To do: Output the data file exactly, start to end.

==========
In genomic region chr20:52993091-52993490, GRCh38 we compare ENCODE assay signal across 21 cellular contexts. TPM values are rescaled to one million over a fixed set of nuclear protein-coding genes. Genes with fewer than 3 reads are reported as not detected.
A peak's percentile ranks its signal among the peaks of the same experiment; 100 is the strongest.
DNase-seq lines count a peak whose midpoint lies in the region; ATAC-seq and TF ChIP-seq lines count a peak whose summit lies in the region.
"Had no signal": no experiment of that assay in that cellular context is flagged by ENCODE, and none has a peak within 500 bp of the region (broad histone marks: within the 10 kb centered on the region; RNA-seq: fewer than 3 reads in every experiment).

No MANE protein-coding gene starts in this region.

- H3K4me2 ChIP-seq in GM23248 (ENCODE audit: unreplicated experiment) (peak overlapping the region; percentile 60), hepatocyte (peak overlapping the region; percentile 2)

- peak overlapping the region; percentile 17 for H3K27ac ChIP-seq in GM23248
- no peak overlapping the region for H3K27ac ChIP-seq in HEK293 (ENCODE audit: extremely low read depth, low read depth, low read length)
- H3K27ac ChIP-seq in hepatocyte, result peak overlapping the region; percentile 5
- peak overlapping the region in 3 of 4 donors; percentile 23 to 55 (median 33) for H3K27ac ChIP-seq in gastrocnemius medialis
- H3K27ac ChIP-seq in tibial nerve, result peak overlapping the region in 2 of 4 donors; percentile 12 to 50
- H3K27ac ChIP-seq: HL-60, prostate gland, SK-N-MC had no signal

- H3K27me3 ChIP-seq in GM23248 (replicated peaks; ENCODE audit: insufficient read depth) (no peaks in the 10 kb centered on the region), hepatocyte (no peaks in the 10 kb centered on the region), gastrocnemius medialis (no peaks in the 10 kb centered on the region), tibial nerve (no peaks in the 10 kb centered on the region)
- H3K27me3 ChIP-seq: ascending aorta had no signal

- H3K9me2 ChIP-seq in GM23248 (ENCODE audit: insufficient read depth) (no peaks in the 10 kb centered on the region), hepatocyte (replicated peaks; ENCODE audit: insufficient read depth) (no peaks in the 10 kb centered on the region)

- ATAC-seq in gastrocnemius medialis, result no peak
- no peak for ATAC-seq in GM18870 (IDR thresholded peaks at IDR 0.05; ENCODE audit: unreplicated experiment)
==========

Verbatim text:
In genomic region chr20:52993091-52993490, GRCh38 we compare ENCODE assay signal across 21 cellular contexts. TPM values are rescaled to one million over a fixed set of nuclear protein-coding genes. Genes with fewer than 3 reads are reported as not detected.
A peak's percentile ranks its signal among the peaks of the same experiment; 100 is the strongest.
DNase-seq lines count a peak whose midpoint lies in the region; ATAC-seq and TF ChIP-seq lines count a peak whose summit lies in the region.
"Had no signal": no experiment of that assay in that cellular context is flagged by ENCODE, and none has a peak within 500 bp of the region (broad histone marks: within the 10 kb centered on the region; RNA-seq: fewer than 3 reads in every experiment).

No MANE protein-coding gene starts in this region.

- H3K4me2 ChIP-seq in GM23248 (ENCODE audit: unreplicated experiment) (peak overlapping the region; percentile 60), hepatocyte (peak overlapping the region; percentile 2)

- peak overlapping the region; percentile 17 for H3K27ac ChIP-seq in GM23248
- no peak overlapping the region for H3K27ac ChIP-seq in HEK293 (ENCODE audit: extremely low read depth, low read depth, low read length)
- H3K27ac ChIP-seq in hepatocyte, result peak overlapping the region; percentile 5
- peak overlapping the region in 3 of 4 donors; percentile 23 to 55 (median 33) for H3K27ac ChIP-seq in gastrocnemius medialis
- H3K27ac ChIP-seq in tibial nerve, result peak overlapping the region in 2 of 4 donors; percentile 12 to 50
- H3K27ac ChIP-seq: HL-60, prostate gland, SK-N-MC had no signal

- H3K27me3 ChIP-seq in GM23248 (replicated peaks; ENCODE audit: insufficient read depth) (no peaks in the 10 kb centered on the region), hepatocyte (no peaks in the 10 kb centered on the region), gastrocnemius medialis (no peaks in the 10 kb centered on the region), tibial nerve (no peaks in the 10 kb centered on the region)
- H3K27me3 ChIP-seq: ascending aorta had no signal

- H3K9me2 ChIP-seq in GM23248 (ENCODE audit: insufficient read depth) (no peaks in the 10 kb centered on the region), hepatocyte (replicated peaks; ENCODE audit: insufficient read depth) (no peaks in the 10 kb centered on the region)

- ATAC-seq in gastrocnemius medialis, result no peak
- no peak for ATAC-seq in GM18870 (IDR thresholded peaks at IDR 0.05; ENCODE audit: unreplicated experiment)